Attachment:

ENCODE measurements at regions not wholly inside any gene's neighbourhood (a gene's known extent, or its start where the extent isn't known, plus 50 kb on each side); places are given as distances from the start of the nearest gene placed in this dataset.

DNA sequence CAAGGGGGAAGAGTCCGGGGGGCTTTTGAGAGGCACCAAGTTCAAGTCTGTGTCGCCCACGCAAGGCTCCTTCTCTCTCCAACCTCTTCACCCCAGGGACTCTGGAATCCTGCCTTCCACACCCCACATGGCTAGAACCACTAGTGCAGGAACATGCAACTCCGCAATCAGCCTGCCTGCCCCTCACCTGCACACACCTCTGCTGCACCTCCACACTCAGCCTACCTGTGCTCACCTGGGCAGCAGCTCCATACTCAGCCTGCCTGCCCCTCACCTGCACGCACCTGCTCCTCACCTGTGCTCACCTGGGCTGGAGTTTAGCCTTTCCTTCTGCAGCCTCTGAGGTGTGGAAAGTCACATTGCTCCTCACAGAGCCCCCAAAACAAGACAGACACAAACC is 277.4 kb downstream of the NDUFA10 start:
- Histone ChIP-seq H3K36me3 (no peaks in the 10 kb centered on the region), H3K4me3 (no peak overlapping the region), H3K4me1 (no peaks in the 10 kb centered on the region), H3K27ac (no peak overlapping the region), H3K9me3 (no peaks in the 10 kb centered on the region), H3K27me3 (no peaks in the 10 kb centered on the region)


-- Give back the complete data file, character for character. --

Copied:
ENCODE measurements at regions not wholly inside any gene's neighbourhood (a gene's known extent, or its start where the extent isn't known, plus 50 kb on each side); places are given as distances from the start of the nearest gene placed in this dataset.

DNA sequence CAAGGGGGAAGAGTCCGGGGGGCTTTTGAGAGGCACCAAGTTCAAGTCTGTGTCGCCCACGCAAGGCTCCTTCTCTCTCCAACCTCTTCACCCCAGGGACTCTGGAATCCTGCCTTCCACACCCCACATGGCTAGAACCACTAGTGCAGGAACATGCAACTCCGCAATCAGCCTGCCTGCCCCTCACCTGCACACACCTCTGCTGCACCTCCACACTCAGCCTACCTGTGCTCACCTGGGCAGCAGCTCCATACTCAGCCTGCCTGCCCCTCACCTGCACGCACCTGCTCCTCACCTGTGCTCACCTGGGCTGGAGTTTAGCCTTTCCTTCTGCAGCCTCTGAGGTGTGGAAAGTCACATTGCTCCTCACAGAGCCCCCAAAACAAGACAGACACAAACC is 277.4 kb downstream of the NDUFA10 start:
- Histone ChIP-seq H3K36me3 (no peaks in the 10 kb centered on the region), H3K4me3 (no peak overlapping the region), H3K4me1 (no peaks in the 10 kb centered on the region), H3K27ac (no peak overlapping the region), H3K9me3 (no peaks in the 10 kb centered on the region), H3K27me3 (no peaks in the 10 kb centered on the region)